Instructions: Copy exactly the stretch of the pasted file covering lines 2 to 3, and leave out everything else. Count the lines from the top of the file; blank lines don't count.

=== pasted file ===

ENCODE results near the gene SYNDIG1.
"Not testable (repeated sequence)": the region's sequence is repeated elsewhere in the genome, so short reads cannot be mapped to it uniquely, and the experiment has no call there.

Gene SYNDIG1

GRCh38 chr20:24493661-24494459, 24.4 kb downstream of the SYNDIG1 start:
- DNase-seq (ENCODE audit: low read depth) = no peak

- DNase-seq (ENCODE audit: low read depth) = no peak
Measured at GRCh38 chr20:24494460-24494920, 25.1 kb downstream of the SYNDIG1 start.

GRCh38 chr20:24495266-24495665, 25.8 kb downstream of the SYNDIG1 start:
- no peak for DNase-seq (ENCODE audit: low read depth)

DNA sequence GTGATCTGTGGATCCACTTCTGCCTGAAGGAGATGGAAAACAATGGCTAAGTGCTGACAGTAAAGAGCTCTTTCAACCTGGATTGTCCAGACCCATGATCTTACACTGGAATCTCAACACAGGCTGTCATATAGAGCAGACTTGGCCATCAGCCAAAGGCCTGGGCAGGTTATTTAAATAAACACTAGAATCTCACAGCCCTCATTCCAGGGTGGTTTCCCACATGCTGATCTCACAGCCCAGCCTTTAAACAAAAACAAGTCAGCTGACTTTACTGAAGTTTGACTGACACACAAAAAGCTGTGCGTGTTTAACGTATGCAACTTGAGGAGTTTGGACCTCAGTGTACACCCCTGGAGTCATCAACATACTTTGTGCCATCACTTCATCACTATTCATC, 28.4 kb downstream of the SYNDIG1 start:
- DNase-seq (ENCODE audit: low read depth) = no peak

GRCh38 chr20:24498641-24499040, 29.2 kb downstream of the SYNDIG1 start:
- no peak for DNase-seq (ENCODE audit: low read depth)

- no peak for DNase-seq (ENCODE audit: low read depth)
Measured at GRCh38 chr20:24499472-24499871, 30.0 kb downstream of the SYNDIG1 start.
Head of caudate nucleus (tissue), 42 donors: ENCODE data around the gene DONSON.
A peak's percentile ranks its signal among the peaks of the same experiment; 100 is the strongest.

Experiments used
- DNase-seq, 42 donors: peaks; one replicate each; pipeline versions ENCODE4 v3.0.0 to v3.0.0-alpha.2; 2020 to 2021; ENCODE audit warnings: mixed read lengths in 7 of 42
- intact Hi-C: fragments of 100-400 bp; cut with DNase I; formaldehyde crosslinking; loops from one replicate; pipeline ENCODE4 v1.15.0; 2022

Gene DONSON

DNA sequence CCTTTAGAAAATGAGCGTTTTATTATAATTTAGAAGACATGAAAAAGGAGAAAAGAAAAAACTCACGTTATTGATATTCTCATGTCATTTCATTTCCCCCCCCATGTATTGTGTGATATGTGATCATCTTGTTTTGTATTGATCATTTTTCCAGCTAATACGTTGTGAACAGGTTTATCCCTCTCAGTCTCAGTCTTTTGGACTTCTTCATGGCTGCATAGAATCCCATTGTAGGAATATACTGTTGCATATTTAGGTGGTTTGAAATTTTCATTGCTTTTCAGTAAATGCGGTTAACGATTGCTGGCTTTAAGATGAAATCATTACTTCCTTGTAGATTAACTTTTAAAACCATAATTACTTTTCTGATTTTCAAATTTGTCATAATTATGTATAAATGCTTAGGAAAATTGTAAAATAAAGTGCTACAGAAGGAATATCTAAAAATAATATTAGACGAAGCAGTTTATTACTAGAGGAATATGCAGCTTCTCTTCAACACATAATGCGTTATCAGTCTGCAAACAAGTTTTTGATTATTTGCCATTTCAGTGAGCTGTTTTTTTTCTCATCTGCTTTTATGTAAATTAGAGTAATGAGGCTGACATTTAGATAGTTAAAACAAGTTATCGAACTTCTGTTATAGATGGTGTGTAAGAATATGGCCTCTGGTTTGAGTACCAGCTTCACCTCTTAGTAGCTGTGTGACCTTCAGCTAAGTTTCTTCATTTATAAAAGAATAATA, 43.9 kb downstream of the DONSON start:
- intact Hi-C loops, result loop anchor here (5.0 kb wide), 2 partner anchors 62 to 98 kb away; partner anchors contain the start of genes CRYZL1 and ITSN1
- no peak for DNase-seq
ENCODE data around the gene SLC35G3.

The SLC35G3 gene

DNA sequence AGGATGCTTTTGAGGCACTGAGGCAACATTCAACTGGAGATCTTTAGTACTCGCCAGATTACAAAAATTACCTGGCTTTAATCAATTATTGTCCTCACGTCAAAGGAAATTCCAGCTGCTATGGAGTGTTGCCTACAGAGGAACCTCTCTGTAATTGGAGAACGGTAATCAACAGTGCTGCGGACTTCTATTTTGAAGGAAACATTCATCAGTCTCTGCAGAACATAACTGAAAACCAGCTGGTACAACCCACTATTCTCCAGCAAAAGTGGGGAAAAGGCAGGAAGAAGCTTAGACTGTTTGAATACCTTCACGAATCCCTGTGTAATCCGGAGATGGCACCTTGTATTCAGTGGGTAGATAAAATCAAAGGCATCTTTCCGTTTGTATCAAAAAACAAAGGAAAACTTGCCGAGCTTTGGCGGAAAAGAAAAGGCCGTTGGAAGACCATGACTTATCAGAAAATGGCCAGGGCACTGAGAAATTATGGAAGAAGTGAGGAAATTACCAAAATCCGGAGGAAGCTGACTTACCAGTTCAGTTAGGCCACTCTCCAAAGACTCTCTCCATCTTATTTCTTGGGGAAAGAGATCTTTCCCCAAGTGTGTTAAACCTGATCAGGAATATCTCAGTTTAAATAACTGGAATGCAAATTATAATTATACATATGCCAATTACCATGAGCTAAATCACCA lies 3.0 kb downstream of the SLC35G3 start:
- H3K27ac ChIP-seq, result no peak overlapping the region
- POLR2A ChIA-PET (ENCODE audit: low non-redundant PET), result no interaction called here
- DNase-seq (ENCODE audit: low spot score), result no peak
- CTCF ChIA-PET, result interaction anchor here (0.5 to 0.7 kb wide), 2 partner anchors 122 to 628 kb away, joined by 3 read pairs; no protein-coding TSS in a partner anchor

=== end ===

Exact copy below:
"Not testable (repeated sequence)": the region's sequence is repeated elsewhere in the genome, so short reads cannot be mapped to it uniquely, and the experiment has no call there.

Gene SYNDIG1